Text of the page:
Special Education Laws, Impacts

Special education laws have had a substantial impact on bilingual special education. The Individuals with Disabilities Education Act (IDEA), originally passed in 1975 and reauthorized in 2004, governs special education services in public schools. The law protects the rights of students with disabilities and their families and tries to ensure that ELLs are assessed fairly. The law includes numerous provisions outlined below.

1. Informed consent: Schools must obtain written informed consent from parents or guardians to evaluate a student. Parents must be fully informed of their rights, any records to be released and to whom, and the nature and purpose of the evaluation. Parents or guardians must be informed in their native language or primary mode of communication.

2. Multidisciplinary team: Students should be assessed by a team of professionals with varied areas of expertise according to the student’s individuals needs. The team should include at least one general education teacher and one special education teacher. For English language learners, the team should include someone with expertise in the language acquisition process.

3. Comprehensive evaluation: Before an initial placement, the multidisciplinary team must conduct a complete assessment in all areas of suspected disability. No single procedure can be used as the sole criterion for determining an appropriate educational program for a child. Alternative procedures should be used when standardized tests are not considered appropriate (e.g., with culturally and linguistically diverse students). A comprehensive evaluation should include an analysis of the instructional setting and the child’s instructional history.

4. Exclusionary criteria: A student should not be labeled if the academic struggles are primarily the result of environmental, cultural, or economic disadvantage. IDEA 2004 adds that a child should not be found to have a disability if the determinant factor is poor instruction in reading or math, or limited English proficiency.

5. Nondiscriminatory assessment: Assessments should be (a) selected and administered so as not to be racially or culturally discriminatory; (b) provided and administered in the child’s native language or other mode of communication and in the form most likely to yield accurate information on what the child knows and can do academically, developmentally, and functionally, unless it is clearly not feasible; (c) used for the purposes for which the assessments are valid and reliable; (d) administered by trained and knowledgeable personnel; and (e) administered in accordance with any instructions provided by the producer of the assessments.

Special Education – The Law is on Your Side

Help is available– and the law is on your side. Its promise is simple: Every child counts. Every child is entitled to an education. Every eligible child with a disability is entitled to a “special” education – one that confers “meaningful benefits.” That is what Congress has said. That is what the United States Supreme Court has said.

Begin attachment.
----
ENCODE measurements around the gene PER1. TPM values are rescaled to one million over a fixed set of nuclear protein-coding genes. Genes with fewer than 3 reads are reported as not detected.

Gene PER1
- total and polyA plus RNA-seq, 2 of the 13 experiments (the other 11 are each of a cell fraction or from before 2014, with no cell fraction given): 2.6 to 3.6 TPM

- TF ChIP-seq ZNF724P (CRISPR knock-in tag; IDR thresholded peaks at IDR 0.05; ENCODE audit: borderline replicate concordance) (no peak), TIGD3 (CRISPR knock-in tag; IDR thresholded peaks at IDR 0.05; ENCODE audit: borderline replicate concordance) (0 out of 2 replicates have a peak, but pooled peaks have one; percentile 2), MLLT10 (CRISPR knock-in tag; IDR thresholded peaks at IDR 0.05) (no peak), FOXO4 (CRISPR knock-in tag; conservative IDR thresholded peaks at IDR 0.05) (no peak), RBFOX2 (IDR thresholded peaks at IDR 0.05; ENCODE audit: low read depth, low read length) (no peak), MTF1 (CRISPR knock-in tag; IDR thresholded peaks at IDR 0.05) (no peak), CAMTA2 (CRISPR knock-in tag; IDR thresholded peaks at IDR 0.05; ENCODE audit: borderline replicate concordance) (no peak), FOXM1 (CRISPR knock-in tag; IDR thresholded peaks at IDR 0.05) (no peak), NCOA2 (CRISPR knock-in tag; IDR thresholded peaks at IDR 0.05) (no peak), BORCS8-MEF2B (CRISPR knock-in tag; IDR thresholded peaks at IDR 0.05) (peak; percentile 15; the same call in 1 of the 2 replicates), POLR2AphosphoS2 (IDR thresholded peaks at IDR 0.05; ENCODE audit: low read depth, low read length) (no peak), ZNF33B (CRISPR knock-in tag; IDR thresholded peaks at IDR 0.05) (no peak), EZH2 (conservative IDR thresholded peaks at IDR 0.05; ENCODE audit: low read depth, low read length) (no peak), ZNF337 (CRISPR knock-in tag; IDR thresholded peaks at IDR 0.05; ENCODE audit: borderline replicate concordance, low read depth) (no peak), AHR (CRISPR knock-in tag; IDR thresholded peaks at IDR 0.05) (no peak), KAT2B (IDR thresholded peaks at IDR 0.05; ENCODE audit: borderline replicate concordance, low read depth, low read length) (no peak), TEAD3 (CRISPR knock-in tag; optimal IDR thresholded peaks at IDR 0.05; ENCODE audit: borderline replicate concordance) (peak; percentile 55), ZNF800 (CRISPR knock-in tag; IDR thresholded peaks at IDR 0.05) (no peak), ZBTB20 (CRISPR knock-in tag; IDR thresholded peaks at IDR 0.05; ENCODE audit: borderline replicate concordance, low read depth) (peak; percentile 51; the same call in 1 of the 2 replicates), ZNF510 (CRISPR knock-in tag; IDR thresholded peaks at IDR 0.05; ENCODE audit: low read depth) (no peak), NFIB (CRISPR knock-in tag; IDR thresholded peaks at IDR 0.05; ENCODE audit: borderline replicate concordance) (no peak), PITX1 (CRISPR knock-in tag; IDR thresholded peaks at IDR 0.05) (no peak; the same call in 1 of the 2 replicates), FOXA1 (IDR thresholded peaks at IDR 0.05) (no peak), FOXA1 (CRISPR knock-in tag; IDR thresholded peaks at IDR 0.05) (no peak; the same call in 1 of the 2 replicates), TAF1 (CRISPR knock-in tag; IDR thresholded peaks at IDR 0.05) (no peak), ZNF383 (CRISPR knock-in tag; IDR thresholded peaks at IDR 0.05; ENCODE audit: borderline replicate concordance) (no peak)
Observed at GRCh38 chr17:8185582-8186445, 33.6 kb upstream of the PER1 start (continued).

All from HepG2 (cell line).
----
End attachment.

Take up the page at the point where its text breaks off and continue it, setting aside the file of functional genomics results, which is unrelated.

The law protects every child. The law protects you as your child’s parent.

Individualized Education Plan (IEP) – Every special-education student must have an Individualized Education Plan (IEP) developed by a team that includes parents, teachers, school administrators, and other professionals. An IEP establishes educational goals and describes the special services that will be provided to the student.

Due Process – Special-Education law provides many due-process hearing and appeal procedures.
“Section 504″Classroom accommodations are available to many students (K-12 and college) who have disabilities.

There are only five modes of communication that can lead to a disability; they are auditory, visual, verbal, nonverbal and tactical communication.

If your child’s disability is affecting their education, they may be eligible to receive services under the IDEA (Individuals with Disabilities Education Act) or Section 504 of the Rehabilitation act of 1973. The IDEA requires public schools to locate and identify children with disabilities who may need specialized education. These children must “have available” to them a free appropriate public education (FAPE) that emphasizes special education and related services designed to meet their unique needs” 20 U.S.C. sec. 140(d). Children with disabilities must “to the maximum extent appropriate [be] educated with children who are not disabled” 20 U.S. C. 1412 (e)(5).

Many parents find themselves in a situation where their child is either struggling academically or having discipline problems in school. Often times, there maybe an unidentified disability causing these problem. If they do have a disability that is negatively affecting their education, they would likely benefit from special education services.

Special Education services may include:
Occupational therapy
Speech and language therapy
Resource specialist programs
Modification of the regular education programs
Special day classes
Non-public schools
Residential treatment, and many more.

If you believe your child will benefit from special education services call a professional. Your child only goes through their education process once, so give your child the best chance for the future by making sure they have the type of education that helps them learn and succeed. Nothing is more important to their future.

Education Law – What You Need to Know

If you’re involved in any aspect of education, from teaching to recruitment, then you’ll need to be aware of education law, and the areas it covers.

1. Education establishments are just accountable as other organisations, and need to adhere to rules and guidelines in the same way.

2. You’ll need to make sure that your school, college, university or other educational establishment complies with all the relevant laws and government policies. Having an education law expert to help you will make a big difference, and can ensure that you’re not acting illegally.

3. You’re probably used to dealing with suppliers for everything from catering and stationery to IT and the maintenance of the grounds. Are you using a specialist in education law to make sure that the contracts art legal, and that you’re getting the best deals and service?

4. Pupil discipline is becoming more of an issue in many schools. Although to may be tempting to introduce your own forms of punishment, you’ll need to make sure that you stay well within the law, to avoid possible disciplinary action yourself.